If consumers were better served by an industry with zero net operating surplus, the prohibition of private enterprises might seem redundant because they would be outcompeted by a nonexploitive (and unsubsidized) government business.  A second justification is therefore added: that health insurance – if not health care in general – has virtually unlimited economies of scale.  A government monopoly of health insurance would purportedly “be more productive by avoiding 'waste' on administrative costs, advertising costs, and profits and would use its bargaining power to obtain better deals from healthcare providers.”[5]

The new house bill also has the Federal government monopolize the dissemination of information to patients and health providers about health goods and services.  Specifically, providers are prohibited from advertising/marketing/promoting their health goods and services and, based on the costs of dissemination, we presume that the Federal government would be the only institution doing it.[6]  Under current Federal policy, providers are permitted to advertise, especially when product promotions involve discounts or the provision of product information.  This activity is especially significant in the pharmaceutical industry, where resources are spent disseminating pharmaceutical information to health professionals.

Central planning: all capital investment is directed and financed by the Federal government

Providers, which would have no profits, are prohibited by the new House bill from using M4A reimbursements to pay for capital investments (Sections 614(b), 614(d) and 611(b)(3)). Capital investments would be approved, prioritized, and financed by the Federal Department of Health and Human Services (HHS).[7]  Charitable contributions cannot be used to supplement the HHS capital budget (Section 614(c)(4)).

In contrast, the current Medicare program allows providers and insurers to make capital investments without HHS approval.

“Free”: Patients receive health goods and services with zero cost sharing

Aside from the normal tax obligations, none of the four M4A bills charge patients for health insurance premiums or at the point of use.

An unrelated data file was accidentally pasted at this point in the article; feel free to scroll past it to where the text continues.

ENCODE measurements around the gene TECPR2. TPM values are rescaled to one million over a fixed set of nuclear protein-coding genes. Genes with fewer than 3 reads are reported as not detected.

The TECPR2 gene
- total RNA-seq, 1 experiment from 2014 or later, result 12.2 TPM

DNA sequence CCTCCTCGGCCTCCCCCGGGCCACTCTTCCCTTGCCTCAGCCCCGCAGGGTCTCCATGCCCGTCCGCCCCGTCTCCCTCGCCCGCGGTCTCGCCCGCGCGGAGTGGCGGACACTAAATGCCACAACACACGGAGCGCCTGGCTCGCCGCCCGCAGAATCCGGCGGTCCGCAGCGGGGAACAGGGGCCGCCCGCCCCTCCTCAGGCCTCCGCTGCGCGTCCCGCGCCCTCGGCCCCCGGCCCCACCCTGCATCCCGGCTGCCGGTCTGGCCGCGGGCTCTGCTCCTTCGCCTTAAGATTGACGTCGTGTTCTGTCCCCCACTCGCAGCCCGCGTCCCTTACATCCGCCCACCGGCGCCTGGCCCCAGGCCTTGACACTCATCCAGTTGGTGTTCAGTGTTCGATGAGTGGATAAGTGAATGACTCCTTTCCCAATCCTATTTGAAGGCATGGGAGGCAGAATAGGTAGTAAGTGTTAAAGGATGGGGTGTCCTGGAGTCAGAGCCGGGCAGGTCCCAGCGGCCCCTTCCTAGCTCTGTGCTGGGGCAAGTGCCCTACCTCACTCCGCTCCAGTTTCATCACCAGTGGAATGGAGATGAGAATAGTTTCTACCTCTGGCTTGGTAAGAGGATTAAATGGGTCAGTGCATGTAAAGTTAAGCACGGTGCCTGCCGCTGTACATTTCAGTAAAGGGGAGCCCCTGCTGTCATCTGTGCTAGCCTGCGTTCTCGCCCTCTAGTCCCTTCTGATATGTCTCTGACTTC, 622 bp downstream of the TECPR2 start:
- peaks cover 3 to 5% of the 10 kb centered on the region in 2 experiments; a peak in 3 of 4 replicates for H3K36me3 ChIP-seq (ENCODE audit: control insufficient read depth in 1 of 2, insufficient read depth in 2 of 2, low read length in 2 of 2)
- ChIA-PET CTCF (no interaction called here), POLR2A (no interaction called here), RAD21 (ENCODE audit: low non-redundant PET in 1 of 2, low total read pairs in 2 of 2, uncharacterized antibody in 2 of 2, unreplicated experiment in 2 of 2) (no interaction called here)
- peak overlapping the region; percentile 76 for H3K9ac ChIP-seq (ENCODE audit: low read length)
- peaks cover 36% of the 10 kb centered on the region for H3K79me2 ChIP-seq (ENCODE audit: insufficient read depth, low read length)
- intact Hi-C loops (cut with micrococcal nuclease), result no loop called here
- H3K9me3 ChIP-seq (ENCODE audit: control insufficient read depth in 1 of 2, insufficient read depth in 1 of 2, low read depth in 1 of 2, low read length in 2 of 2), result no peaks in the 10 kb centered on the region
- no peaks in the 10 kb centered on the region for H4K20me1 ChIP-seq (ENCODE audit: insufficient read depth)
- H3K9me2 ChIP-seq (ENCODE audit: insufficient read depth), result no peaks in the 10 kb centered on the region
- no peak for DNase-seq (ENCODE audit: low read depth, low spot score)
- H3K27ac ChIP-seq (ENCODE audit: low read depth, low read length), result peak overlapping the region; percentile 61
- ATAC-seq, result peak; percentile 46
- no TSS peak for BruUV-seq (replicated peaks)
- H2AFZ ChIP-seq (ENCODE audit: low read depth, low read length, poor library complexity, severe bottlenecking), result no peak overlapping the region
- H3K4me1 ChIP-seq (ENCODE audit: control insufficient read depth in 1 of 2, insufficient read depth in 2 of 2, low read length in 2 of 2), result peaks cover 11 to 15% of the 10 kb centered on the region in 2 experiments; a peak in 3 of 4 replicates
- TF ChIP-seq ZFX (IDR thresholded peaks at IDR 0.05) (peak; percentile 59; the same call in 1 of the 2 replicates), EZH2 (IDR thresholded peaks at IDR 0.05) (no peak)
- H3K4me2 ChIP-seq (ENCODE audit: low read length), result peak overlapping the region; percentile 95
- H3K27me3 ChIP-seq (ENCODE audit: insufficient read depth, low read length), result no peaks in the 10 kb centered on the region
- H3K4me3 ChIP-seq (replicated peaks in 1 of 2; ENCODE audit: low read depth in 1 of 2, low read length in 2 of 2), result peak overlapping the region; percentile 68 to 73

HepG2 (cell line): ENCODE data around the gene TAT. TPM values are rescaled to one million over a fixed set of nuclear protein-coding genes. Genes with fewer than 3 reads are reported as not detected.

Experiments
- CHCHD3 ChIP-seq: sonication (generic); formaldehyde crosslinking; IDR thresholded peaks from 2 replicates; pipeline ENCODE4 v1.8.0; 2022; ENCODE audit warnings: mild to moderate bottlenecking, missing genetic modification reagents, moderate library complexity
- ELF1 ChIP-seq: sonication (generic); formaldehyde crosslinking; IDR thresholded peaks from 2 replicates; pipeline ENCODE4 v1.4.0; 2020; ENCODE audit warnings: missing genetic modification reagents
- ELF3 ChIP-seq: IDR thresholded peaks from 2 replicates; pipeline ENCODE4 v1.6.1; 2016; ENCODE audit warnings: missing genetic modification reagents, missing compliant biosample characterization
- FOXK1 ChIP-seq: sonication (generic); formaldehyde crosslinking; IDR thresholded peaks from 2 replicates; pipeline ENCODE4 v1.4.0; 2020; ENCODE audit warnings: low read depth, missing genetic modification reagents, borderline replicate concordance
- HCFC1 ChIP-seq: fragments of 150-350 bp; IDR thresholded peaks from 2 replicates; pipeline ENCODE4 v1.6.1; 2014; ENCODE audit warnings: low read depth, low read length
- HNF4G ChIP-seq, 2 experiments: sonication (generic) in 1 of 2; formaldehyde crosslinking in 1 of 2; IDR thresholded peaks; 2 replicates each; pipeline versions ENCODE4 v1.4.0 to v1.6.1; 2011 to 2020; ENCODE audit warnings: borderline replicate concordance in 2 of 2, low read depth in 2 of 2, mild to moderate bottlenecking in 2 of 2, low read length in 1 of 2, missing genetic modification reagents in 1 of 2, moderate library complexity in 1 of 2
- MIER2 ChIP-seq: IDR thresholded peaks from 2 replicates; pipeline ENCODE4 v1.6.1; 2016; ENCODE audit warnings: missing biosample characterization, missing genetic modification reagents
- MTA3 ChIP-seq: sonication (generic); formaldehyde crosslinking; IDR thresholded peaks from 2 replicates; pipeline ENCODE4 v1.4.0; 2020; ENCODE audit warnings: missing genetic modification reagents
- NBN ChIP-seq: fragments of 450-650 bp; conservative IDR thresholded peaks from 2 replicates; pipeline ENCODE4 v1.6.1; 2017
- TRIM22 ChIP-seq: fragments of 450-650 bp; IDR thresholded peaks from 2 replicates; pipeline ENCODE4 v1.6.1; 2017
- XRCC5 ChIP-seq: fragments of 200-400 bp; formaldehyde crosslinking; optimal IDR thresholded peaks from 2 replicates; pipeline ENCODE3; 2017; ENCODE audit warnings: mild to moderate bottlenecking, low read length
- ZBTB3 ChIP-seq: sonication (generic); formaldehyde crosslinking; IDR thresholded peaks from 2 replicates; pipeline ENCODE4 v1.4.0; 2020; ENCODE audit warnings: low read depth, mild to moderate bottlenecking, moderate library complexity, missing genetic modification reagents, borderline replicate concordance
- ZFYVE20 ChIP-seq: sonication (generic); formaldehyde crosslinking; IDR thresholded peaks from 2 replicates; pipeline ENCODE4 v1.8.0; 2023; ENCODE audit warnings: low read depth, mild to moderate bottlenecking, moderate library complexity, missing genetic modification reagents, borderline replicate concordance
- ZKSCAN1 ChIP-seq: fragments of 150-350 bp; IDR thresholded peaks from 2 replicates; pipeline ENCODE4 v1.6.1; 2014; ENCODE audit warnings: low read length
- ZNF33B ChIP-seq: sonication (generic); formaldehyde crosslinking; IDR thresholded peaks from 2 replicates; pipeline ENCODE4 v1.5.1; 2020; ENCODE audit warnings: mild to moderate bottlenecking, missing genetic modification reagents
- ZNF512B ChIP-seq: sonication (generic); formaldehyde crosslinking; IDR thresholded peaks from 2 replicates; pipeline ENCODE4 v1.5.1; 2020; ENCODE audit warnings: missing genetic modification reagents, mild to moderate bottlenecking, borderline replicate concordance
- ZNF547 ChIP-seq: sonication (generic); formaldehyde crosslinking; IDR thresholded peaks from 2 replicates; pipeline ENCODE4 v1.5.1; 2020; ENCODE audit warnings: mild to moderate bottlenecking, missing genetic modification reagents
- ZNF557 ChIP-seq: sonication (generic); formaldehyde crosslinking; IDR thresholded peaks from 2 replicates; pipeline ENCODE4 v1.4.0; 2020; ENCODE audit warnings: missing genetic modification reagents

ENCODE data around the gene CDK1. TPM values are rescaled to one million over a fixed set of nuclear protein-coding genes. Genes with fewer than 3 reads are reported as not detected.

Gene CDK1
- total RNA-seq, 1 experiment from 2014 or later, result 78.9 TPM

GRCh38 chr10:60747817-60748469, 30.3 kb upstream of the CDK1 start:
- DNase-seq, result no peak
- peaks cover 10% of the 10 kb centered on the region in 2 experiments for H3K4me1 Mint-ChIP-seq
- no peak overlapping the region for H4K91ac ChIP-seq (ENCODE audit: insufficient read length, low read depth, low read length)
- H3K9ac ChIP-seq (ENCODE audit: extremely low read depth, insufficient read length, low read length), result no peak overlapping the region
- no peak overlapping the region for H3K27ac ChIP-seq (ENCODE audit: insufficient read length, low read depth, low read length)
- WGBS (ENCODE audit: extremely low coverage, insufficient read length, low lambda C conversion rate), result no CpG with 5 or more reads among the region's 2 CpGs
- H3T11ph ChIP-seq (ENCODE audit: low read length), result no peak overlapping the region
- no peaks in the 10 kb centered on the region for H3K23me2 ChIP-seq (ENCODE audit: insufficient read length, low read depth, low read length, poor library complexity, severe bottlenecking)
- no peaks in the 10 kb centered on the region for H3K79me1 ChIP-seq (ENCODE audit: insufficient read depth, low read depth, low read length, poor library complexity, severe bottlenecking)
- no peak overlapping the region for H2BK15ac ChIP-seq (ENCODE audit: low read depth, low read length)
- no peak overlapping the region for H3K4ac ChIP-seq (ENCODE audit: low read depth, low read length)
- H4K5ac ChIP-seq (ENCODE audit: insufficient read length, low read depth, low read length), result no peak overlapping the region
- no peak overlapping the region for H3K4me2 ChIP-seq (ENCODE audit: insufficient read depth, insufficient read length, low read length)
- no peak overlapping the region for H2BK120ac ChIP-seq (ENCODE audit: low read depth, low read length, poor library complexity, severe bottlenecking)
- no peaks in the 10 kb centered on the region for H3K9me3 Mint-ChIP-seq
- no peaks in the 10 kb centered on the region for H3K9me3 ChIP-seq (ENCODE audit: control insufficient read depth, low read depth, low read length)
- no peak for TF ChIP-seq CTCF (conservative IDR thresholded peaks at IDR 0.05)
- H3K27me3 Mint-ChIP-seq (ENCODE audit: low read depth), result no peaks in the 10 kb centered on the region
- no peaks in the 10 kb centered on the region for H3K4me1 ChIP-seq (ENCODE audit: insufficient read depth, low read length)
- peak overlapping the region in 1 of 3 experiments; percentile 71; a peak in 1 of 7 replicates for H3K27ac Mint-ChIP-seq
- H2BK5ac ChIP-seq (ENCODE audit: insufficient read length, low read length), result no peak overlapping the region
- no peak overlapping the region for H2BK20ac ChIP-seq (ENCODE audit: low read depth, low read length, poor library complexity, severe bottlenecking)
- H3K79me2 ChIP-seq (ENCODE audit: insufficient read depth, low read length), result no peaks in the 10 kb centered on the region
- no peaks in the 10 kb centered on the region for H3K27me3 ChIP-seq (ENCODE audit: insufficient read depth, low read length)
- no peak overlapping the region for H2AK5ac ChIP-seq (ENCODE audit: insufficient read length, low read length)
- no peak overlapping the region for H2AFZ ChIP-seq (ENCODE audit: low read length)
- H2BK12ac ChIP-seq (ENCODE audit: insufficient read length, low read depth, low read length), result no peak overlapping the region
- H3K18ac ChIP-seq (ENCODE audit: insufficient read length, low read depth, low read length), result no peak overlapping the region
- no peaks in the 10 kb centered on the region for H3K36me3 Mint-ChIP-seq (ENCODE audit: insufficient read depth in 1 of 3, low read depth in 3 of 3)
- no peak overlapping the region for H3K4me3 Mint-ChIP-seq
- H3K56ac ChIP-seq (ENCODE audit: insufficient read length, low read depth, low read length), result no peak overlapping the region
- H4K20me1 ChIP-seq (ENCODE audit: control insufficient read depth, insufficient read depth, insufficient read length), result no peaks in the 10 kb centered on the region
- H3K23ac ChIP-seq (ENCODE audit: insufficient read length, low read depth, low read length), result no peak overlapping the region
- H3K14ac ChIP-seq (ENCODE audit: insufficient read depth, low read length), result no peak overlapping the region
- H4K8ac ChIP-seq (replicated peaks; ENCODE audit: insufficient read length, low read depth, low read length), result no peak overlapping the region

In contrast, the current Medicare program has premiums and copays to be paid by program participants.

Other countries’ health programs are not so Marxist

Nordic countries are held up as purported proof of concept for Medicare for All, but in fact they do not adopt any of the Marxist provisions above.

All of the Nordic countries’ health systems have user fees or out-of-pocket payments, whose share of overall health spending is similar to what it is currently the case in the United States—although Denmark is the Nordic outlier, in that its patient cost sharing is essentially limited to prescription drugs.[8]

Private and for-profit health providers and health insurers exist in these countries and are accounting for a growing share of the market.

Private health insurance is important in a number of other universal-coverage countries, such as Switzerland, where all residents are required to purchase health insurance.[9]

Even single-payer countries allow providers to promote their products to health professionals.[10]

[1] Marx 1867 refers to net operating surplus as “surplus value.”
[2] Time preference is the term familiar from modern economics; Marx (1867, Chapter 24) called it “abstinence.” (Later Böhm-Bawerk 1890 distinguished the abstinence theory from the modern idea of time preference, but the distinction is unrelated to Marx's discussion of abstinence).
[3] H.R. 1384 Section 614(a), emphasis added.  See also Section 103 of H.R. 676 that requires all health providers to surrender their for-profit status.  For an alternative view, see McCloskey (2016, esp. Chapter 59 and 61).
[4] Marx (1867) focuses more on the existence and magnitude of surplus value rather than the ownership relations that allow it to exist.  See also Roemer (1982).
[5] Quoted from CEA (2019, p. 420).  For evidence of the modern currency of these views, see Kliff (2014), Kliff (2018), Frank (2017), Konrad (2017), and Weisbart (2012).  CEA (2019) notes that historical nationalizations were justified on similar grounds.
[6] H.R. 1384 Section 614(b)(1).
[7] Section 614(c).  Capital investments are defined to be "the construction or renovation of health care facilities, excluding congregate or segregated facilities for individuals with disabilities who receive long term care services and support; and major equipment purchases." (Section 601(a)(6)) and later as "expenses for the purchase, lease, construction, or renovation of capital facilities and for major equipment."
[8] Universal coverage systems are common internationally, but they are different from free health care and from single-payer systems.  Regarding cost sharing, see Rice et al. (2018); Globerman (2016); Anell, Glenngård, and Merkur (2012); Olejaz et al. (2012); Ringard et al. (2013); Sigurgeirsdóttir, Waagfjörð, and Maresso (2014); and Vuorenkoski, Mladovsky, and Mossialos (2008).
[9] See Sturny (2017). The Netherlands achieves universal coverage by mandating the purchase of health insurance from private insurers (Wammes et al. 2017). Private health insurance is also required in Japan (Matsuda 2017).